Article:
So you can imagine how I reacted today when the Maryland Medical Cannabis Commission (“MMCC”) again punted on announcing who will be selected for growing, processing, and dispensing medical cannabis in The Old Line State.  The MMCC met and announced that, although applications were received on November 6, 2015, they do not expect to announce selected businesses until at least August 2016.  A total of 10 months waiting – or more.  On top of the fact that Maryland has been tweaking its medical cannabis law since 2013, this is an unacceptable delay.  This is perhaps more striking because my interactions with the MMCC commissioners and Maryland Department of Health and Metal Hygiene staff have been very good – they are capable and compassionate.

Maryland’s program implementation has been relatively slow and below the radar.  The state’s Republican Governor waited three months to appoint a new director of the MMCC when the previous director had stepped down:

“Gov. Larry Hogan (R) has tapped a former state trooper and Republican political candidate as Maryland’s top medical marijuana regulator.

Patrick Jameson started Monday as executive director of the Maryland Medical Cannabis Commission, a spokesman for Hogan said.”

Okay – how does 10 months compare to other medical cannabis states that have a competitive, merit-based selection process?  Maryland is at the bottom of the pack.

Hawaii, Minnesota and New York announced licenses within 3 months of receiving applications, Illinois took approximately 3 months (discounting for a 3 month political delay), and Florida and Massachusetts needed roughly 6 months.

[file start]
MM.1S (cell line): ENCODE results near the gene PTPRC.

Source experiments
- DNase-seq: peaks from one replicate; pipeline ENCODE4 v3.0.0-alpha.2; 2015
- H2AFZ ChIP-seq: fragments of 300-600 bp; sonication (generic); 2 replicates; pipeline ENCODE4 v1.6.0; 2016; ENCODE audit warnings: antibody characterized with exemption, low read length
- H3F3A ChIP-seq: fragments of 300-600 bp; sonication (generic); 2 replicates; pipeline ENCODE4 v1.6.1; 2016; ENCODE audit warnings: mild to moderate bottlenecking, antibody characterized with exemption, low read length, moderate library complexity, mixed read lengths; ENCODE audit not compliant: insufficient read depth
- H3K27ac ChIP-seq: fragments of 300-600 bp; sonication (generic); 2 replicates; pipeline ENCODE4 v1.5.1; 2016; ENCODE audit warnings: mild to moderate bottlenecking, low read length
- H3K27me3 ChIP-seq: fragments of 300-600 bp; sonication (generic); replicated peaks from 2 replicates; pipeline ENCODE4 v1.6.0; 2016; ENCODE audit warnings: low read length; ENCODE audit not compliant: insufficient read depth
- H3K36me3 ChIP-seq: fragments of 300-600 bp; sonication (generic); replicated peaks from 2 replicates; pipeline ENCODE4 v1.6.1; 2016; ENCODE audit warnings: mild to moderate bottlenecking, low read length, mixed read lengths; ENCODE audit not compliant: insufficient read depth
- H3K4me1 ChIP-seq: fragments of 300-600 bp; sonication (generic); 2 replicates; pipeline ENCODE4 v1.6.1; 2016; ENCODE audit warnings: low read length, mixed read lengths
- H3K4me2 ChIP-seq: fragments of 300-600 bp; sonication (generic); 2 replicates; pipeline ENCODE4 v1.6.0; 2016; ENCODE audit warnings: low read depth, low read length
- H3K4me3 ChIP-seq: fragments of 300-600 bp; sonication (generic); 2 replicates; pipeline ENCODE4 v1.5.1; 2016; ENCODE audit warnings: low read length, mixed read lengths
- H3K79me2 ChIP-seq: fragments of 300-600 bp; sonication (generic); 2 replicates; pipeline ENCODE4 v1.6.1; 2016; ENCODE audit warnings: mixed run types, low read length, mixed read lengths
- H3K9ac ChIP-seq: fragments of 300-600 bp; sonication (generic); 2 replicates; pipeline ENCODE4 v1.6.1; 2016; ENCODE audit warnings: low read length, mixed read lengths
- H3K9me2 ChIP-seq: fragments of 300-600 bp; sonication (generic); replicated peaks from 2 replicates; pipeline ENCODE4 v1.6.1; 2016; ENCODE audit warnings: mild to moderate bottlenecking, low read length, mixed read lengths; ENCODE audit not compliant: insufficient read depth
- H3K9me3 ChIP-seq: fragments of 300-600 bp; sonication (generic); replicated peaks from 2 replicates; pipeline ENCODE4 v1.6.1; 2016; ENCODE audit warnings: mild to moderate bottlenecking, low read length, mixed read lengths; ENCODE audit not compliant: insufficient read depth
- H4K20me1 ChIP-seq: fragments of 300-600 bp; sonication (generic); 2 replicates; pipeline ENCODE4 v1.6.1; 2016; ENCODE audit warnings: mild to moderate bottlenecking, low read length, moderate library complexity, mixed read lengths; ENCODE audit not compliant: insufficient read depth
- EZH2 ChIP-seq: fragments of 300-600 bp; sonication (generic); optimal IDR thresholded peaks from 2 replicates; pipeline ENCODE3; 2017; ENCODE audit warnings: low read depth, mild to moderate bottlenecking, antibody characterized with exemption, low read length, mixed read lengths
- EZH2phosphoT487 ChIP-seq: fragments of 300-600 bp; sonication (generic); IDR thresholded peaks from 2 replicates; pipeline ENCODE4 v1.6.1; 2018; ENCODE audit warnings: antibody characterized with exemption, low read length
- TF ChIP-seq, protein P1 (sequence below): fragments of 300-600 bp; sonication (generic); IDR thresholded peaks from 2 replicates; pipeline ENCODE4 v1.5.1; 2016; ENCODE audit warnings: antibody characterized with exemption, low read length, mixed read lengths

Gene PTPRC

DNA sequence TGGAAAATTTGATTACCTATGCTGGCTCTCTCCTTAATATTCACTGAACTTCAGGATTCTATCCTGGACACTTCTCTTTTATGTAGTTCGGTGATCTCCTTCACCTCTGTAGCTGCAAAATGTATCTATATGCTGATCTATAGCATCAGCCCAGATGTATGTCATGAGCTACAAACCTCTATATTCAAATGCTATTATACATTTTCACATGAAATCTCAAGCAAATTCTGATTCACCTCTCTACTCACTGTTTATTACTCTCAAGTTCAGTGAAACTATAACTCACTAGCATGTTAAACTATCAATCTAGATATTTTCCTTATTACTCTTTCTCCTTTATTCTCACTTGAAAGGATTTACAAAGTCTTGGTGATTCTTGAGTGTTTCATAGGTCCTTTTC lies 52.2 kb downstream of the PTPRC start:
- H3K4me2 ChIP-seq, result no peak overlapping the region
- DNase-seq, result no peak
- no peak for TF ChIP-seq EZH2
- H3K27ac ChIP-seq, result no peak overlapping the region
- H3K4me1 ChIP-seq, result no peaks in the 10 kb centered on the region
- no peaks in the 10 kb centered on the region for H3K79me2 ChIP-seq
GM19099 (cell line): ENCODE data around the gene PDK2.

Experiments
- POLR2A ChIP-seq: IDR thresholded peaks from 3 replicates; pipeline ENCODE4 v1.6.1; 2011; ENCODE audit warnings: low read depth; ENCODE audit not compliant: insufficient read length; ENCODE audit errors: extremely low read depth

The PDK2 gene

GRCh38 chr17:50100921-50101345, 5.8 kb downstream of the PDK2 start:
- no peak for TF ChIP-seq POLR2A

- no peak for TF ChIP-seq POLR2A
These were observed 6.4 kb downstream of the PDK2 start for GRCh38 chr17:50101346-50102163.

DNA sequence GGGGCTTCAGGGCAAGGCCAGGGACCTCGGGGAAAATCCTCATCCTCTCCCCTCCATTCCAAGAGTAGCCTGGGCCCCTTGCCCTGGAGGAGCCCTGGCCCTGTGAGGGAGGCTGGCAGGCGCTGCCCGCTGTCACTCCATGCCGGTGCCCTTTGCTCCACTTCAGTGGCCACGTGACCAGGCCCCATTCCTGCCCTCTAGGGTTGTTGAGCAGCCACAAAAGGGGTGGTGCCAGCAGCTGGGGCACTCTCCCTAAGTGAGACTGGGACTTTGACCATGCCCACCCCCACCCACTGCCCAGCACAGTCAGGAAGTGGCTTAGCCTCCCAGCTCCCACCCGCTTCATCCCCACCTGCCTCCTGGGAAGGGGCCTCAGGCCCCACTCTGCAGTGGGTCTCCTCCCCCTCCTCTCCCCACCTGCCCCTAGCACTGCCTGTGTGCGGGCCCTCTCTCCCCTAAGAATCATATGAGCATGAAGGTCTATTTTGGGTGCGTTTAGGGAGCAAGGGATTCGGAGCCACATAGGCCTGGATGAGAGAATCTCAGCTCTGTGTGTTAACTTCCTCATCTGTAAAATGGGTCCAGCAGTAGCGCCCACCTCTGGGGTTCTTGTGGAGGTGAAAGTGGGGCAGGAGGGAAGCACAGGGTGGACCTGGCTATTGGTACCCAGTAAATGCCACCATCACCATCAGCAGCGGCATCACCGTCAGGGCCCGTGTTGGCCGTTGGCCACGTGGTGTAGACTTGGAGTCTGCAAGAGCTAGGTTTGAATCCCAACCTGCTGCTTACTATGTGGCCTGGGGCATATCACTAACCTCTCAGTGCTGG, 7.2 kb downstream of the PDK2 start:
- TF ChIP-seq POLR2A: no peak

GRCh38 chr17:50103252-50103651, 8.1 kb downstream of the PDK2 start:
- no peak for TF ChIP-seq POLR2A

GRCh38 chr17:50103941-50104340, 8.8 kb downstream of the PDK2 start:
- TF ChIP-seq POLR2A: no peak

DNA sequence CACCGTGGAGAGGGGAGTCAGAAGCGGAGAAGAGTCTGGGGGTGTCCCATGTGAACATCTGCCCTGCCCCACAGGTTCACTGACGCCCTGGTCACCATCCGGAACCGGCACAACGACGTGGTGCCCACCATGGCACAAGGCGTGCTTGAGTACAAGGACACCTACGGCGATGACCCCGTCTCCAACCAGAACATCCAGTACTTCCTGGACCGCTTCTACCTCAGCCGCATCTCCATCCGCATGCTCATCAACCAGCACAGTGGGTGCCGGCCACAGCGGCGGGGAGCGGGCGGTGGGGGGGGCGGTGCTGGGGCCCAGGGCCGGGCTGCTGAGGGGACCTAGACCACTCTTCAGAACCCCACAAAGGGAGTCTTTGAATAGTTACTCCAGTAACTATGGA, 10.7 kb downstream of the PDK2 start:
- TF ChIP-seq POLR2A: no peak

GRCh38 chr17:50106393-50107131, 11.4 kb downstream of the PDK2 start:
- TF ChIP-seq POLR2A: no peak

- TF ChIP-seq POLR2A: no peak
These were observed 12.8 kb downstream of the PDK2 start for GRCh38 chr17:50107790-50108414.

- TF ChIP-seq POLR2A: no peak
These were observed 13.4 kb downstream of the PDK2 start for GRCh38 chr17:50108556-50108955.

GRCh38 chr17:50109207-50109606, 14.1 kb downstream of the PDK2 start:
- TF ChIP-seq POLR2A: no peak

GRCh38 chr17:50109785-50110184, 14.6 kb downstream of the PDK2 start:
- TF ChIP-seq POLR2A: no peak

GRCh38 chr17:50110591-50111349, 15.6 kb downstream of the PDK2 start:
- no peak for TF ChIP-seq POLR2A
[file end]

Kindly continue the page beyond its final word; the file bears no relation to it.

Why the delay?  No one knows.  It could be due to the large number of applications, but Maryland instituted a strict page limit reducing the size of the applications compared to the other preceding states.  You could chalk it up to the transition to a new Executive Director, but by his own admission, he doesn’t have a vote in the license selection.  I presume the delay is due to Maryland’s contracted application scorers: Towson University’s Economic Studies Institute, and its subject matter expert sub-contractors.  Could the sub-contractors have over-promised their skill-sets?  Could unknown conflicts have arisen?  It does not particularly matter – the delay has been too long. 

What is perhaps most surprising is the lack of vocal anger by potential Maryland patients.  To date I have only seen a solitary Baltimore Sun letter to the editor on the topic from parents of potential patients:

“The Natalie LaPrade Medical Cannabis Commission has made strides to move forward the process to bring safe medical cannabis as a treatment option in the state of Maryland. But now that a new executive director has been appointed, the time to finish the job started in 2014 is long past. Families in Maryland are pleading with our elected officials and the commission to implement the medical marijuana program.

The electrical firestorms in our kid’s brain, and in those of every other epileptic child in Maryland, loom every day. Thus, every day, we must have available all the tools to do anything — including medical cannabis — to stop the seizures.”

The fact that bureaucratic delays are keeping these patients at bay from the medicine they need is unacceptable.  Hopefully MMCC will find a way to surprise everyone and expedite the timeline for license announcements.  Until then, it’s time for all of us to be outraged…

Illinois Marijuana Decriminalization – a path forward for medical cannabis? (4/20 Edition)

Happy 4/20 (to those who celebrate – do so responsibly!)…

Just a short note that yesterday the Illinois Senate passed a marijuana decriminalization bill and it heads to the Illinois House of Representatives.  The Tribune has the story:

“The idea is that people caught with small amounts of marijuana would be fined instead of receiving jail time. The first-term Republican governor contended the old version would have let people carry too much marijuana and set fines too low.

The new edition drops the number of grams allowed from 15 to 10 and raises the range of fines from $55 to $125 to between $100 and $200.”

As noted by the Marijuana Policy Project, this bill closely mirrors a similar bill that passed the House and Senate last year: